2.69

3.99 × 10−5

0.070

Molecular function

 Serine-type endopeptidase inhibitor activity

1.92

3.55 × 10−6

0.005

 Endopeptidase inhibitor activity

2.31

4.57 × 10−6

0.007

 Peptidase inhibitor activity

2.40

6.48 × 10−6

0.010

 Enzyme inhibitor activity

2.88

1.07 × 10−5

0.016

Table 2

Gene ontology analysis for upregulated genes in the bronchiolar epithelium of bleomycin-treated mice with naphthalene-induced club cell injury compared to that without cell injury on day 14

Pathway

Frequency (%)

P value

FDR (%)

Cytokine–cytokine receptor interaction

3.53

2.55 × 10−15

3.12 × 10−12

Extracellular matrix–receptor interaction

1.25

3.95 × 10−6

0.005

Complement and coagulation cascades

1.14

9.85 × 10−6

0.012

FDR false discovery rate

Discussion

The aim of the present study was to elucidate the role of bronchiolar epithelial cells in the fibrotic milieu. During the planning phase, we speculated that depletion of club cells exacerbates bleomycin-induced pulmonary fibrosis. However, our results show that club cell-depleted mice are unexpectedly resistant to bleomycin-induced lung injury and fibrosis.

We demonstrated the involvement of bronchiolar epithelial cells in the development of bleomycin-induced lung injury and fibrosis. Naphthalene-induced club cell injury suppressed bleomycin-triggered TGF-β1 expression in the bronchiolar epithelium (Fig. 4). The expression was strongly inhibited on day 1. Our previous study has demonstrated that intratracheal bleomycin instillation induced apoptotic cells and proinflammatory mediator high mobility group box 1 expression in the bronchiolar epithelial cells [3, 13]. In the model of bleomycin-induced lung injury, bronchiolar epithelial cells were first affected and then expressed proinflammatory and profibrotic mediators. A recent report has demonstrated that tumor necrosis factor (TNF) superfamily protein 14, also known as LIGHT upregulated thymic stromal lymphoprotein (TSLP), with binding to its receptors on human and murine bronchiolar epithelial cells [18]. The inhibition of TSLP production by blocking LIGHT binding to its receptors attenuated bleomycin-induced pulmonary fibrosis [18]. These findings indicate that several mediators derived from bronchiolar epithelial cells play a crucial role in bleomycin-induced lung injury and fibrosis.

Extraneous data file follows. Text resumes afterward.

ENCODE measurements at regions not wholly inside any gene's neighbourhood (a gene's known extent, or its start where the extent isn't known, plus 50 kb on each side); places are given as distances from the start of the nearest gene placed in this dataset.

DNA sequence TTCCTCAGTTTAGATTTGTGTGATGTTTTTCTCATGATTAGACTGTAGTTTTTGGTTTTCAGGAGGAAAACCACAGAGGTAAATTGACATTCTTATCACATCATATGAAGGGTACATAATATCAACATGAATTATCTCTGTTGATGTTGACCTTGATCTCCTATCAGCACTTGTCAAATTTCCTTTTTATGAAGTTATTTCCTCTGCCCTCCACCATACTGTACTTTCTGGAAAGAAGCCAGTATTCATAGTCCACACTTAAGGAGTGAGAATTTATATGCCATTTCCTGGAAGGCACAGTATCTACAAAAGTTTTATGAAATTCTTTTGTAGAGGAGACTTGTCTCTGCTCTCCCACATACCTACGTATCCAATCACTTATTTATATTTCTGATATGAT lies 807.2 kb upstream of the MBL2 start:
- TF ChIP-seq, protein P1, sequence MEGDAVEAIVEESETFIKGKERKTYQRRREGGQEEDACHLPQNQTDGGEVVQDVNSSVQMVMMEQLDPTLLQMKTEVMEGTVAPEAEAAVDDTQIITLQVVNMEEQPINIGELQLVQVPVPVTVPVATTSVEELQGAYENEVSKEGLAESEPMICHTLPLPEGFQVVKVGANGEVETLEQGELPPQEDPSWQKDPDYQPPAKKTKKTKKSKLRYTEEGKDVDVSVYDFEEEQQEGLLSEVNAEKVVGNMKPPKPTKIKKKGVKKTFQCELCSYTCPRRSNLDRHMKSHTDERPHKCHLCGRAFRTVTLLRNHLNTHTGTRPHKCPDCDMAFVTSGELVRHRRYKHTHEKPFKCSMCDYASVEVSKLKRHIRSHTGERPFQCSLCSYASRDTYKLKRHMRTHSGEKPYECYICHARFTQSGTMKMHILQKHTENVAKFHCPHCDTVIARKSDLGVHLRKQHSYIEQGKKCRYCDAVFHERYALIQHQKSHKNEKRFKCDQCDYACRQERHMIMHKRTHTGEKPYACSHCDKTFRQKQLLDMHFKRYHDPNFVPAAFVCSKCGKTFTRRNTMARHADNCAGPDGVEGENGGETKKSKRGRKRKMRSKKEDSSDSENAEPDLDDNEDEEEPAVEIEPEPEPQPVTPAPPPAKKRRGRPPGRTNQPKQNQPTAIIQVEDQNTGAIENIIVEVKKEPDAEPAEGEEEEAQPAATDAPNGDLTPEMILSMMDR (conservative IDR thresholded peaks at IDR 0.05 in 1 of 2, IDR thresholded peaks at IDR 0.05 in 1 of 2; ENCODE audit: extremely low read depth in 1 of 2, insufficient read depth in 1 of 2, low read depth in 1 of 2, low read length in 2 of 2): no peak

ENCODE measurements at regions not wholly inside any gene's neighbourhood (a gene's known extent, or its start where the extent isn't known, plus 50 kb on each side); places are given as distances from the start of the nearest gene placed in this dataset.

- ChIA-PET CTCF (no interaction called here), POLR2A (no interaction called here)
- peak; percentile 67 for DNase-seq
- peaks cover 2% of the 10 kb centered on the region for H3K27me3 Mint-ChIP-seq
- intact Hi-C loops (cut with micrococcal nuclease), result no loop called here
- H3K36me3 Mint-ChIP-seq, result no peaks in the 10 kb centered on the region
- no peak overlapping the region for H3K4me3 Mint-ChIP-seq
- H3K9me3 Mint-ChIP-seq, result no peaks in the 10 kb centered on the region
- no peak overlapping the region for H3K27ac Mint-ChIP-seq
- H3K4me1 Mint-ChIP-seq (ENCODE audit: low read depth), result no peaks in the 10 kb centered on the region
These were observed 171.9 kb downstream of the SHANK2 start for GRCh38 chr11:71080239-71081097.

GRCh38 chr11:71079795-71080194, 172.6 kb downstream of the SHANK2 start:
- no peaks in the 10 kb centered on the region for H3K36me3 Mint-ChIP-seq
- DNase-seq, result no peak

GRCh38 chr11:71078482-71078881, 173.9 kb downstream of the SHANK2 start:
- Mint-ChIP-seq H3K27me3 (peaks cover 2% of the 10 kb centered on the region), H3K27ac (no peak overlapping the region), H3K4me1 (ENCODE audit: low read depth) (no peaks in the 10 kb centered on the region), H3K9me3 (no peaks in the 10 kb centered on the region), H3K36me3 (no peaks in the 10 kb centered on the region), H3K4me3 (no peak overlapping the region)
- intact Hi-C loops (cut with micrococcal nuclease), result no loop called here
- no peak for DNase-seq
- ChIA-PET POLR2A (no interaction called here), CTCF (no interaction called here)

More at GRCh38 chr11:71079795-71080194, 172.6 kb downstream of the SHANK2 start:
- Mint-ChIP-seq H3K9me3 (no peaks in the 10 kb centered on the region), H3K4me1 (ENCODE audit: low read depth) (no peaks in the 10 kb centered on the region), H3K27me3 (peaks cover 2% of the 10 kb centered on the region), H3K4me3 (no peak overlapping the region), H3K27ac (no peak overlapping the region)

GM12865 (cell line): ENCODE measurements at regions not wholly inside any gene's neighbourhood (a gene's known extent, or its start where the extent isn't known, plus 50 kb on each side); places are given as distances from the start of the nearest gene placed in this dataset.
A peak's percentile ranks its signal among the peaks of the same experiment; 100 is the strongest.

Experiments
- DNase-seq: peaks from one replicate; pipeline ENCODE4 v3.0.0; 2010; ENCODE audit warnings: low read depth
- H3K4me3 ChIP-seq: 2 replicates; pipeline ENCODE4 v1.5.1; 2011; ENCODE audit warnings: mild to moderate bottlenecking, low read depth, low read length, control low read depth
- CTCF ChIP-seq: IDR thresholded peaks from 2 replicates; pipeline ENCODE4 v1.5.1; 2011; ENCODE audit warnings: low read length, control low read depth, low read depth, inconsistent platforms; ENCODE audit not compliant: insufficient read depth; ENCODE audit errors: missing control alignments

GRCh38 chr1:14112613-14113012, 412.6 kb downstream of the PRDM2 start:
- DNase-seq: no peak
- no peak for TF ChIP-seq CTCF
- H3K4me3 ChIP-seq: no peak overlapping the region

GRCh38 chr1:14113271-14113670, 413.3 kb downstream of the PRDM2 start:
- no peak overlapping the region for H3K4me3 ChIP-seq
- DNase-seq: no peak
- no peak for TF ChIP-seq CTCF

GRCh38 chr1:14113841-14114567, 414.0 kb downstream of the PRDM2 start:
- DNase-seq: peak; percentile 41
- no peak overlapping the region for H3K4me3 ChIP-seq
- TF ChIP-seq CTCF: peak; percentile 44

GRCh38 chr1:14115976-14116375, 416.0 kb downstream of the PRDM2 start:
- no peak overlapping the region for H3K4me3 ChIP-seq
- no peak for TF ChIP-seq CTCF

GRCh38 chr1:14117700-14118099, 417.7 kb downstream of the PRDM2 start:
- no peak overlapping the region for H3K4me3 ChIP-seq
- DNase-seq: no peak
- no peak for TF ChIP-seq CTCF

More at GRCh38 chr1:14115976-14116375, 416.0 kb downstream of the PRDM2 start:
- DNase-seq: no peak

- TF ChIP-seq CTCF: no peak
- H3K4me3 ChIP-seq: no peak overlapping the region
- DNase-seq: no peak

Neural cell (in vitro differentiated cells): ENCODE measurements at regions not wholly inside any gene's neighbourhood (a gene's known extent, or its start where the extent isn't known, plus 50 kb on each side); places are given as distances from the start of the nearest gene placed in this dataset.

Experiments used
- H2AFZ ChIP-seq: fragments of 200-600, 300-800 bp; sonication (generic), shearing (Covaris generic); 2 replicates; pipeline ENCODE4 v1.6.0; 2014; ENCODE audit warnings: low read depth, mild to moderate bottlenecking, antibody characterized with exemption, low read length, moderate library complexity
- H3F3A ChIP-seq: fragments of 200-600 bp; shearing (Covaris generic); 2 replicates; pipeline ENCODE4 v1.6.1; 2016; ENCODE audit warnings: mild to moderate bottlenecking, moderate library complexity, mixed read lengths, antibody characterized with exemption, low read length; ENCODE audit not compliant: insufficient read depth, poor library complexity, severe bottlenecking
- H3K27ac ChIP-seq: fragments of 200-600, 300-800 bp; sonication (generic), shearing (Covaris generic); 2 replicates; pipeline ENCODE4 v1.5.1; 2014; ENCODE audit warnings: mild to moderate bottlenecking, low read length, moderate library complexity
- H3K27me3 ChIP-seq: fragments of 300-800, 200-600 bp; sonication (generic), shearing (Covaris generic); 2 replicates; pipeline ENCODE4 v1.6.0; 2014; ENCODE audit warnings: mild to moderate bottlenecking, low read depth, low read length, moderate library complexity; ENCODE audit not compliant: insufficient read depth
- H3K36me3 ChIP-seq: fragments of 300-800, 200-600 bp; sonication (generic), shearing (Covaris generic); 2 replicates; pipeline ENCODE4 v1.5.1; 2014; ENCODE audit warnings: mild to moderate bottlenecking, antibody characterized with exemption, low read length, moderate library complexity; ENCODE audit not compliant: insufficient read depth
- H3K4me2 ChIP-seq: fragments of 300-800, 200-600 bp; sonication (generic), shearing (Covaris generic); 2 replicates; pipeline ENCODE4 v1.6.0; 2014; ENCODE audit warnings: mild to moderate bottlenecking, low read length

A number of genes expressions were markedly altered in the bleomycin-injured bronchiolar epithelial cells with club cell injury compared to those without injury. The downregulated genes contained some mediators related to pulmonary fibrosis, such as Mmp12 and Mmp13 (Fig. 4b). Matrix metalloproteinases (MMPs) degrade the various components of the extracellular matrix proteins and are involved in tissue remodeling and maintenance [19]. MMP-12 reportedly has fibrotic activity in Fas-induced pulmonary fibrosis [20], and MMP-13 has shown similar activity in radiation-induced pulmonary fibrosis [21]. Thus, the downregulation of MMPs may be involved in the improvement of lung fibrosis and injury.

The most upregulated gene Scgb3a1 codes for the Scgb3a1 protein, which is a member of the secretoglobin family that includes CCSP and Scgb3a2; Scgb3a1 is predominantly expressed in the epithelium of mammalian airways [22]. Exogenous Scgb3a2 administration has been shown to suppress bleomycin-induced pulmonary fibrosis via TGF-β signaling downregulation [23]. Tff2 is also upregulated; this gene codes for TFF2, which is secreted as peptides from many mucin-producing cells. Tff2 is associated with injury and repair in the gastrointestinal tract by various functions, including the anti-apoptotic effect and migration promotion [24]. The exogenous TFF2 treatment has been shown to reverse airway remodeling in mice model of allergic airway disease [25]. Unlike club cells, regenerated bronchiolar epithelial cells have anti-inflammatory, anti-fibrotic characters.

The alterations in gene expressions at bronchiolar epithelium suggest that club cells act as a conductor of pulmonary fibrosis. Intratracheal bleomycin instillation damages the bronchioles first [3], which induces the production of profibrotic and proinflammatory mediators in the club cells. Thus, excessive wound response and inflammation response in club cells worsen pulmonary fibrosis.